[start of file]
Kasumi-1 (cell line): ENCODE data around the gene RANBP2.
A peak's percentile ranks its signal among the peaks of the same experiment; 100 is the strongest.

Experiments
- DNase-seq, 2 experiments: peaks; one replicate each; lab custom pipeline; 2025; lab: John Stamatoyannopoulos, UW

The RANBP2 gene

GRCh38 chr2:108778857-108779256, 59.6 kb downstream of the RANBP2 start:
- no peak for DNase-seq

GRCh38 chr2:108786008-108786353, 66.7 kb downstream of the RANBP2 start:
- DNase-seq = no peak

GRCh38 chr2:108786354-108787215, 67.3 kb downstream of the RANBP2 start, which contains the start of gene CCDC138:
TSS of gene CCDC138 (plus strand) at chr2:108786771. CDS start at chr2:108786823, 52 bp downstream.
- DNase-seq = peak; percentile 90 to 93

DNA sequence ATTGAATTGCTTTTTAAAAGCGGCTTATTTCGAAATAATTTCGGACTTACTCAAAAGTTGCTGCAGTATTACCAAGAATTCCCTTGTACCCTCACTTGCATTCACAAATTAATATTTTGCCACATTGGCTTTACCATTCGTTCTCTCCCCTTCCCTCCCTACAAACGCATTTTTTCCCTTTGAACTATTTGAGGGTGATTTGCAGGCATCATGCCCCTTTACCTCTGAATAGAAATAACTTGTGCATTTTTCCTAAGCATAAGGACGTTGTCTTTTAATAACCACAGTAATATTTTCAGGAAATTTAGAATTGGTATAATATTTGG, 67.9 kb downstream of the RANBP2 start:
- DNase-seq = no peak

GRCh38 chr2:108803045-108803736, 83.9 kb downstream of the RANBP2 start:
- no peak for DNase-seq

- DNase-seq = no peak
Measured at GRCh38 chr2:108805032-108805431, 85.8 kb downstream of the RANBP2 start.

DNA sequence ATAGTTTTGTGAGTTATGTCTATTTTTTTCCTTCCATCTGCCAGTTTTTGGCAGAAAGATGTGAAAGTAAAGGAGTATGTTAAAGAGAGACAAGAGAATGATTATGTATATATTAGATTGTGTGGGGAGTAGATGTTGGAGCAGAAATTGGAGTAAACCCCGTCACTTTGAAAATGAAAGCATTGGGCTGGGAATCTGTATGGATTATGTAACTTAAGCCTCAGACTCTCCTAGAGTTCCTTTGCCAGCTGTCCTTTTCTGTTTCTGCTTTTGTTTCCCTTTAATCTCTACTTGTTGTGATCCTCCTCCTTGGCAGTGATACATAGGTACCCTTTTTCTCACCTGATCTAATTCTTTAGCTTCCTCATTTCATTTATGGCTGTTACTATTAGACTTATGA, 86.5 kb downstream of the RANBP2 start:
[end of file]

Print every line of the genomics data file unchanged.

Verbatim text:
Kasumi-1 (cell line): ENCODE data around the gene RANBP2.
A peak's percentile ranks its signal among the peaks of the same experiment; 100 is the strongest.

Experiments
- DNase-seq, 2 experiments: peaks; one replicate each; lab custom pipeline; 2025; lab: John Stamatoyannopoulos, UW

The RANBP2 gene

GRCh38 chr2:108778857-108779256, 59.6 kb downstream of the RANBP2 start:
- no peak for DNase-seq

GRCh38 chr2:108786008-108786353, 66.7 kb downstream of the RANBP2 start:
- DNase-seq = no peak

GRCh38 chr2:108786354-108787215, 67.3 kb downstream of the RANBP2 start, which contains the start of gene CCDC138:
TSS of gene CCDC138 (plus strand) at chr2:108786771. CDS start at chr2:108786823, 52 bp downstream.
- DNase-seq = peak; percentile 90 to 93

DNA sequence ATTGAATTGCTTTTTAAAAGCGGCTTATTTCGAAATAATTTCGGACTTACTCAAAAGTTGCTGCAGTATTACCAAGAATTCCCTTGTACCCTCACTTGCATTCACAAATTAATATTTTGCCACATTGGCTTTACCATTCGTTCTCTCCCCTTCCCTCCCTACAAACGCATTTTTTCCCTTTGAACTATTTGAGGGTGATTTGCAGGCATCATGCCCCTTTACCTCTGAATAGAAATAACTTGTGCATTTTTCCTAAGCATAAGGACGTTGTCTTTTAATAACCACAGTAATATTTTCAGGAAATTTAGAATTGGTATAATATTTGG, 67.9 kb downstream of the RANBP2 start:
- DNase-seq = no peak

GRCh38 chr2:108803045-108803736, 83.9 kb downstream of the RANBP2 start:
- no peak for DNase-seq

- DNase-seq = no peak
Measured at GRCh38 chr2:108805032-108805431, 85.8 kb downstream of the RANBP2 start.

DNA sequence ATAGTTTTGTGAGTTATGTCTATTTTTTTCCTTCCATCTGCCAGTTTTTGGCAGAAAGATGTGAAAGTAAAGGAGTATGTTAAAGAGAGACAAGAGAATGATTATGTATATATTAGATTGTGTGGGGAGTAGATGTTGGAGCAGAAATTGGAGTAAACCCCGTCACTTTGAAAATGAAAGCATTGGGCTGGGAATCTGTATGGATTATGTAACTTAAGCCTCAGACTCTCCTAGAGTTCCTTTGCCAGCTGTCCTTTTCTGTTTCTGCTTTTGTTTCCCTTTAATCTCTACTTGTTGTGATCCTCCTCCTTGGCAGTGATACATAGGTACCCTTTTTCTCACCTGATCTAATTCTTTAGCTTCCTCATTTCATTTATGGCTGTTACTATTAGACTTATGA, 86.5 kb downstream of the RANBP2 start: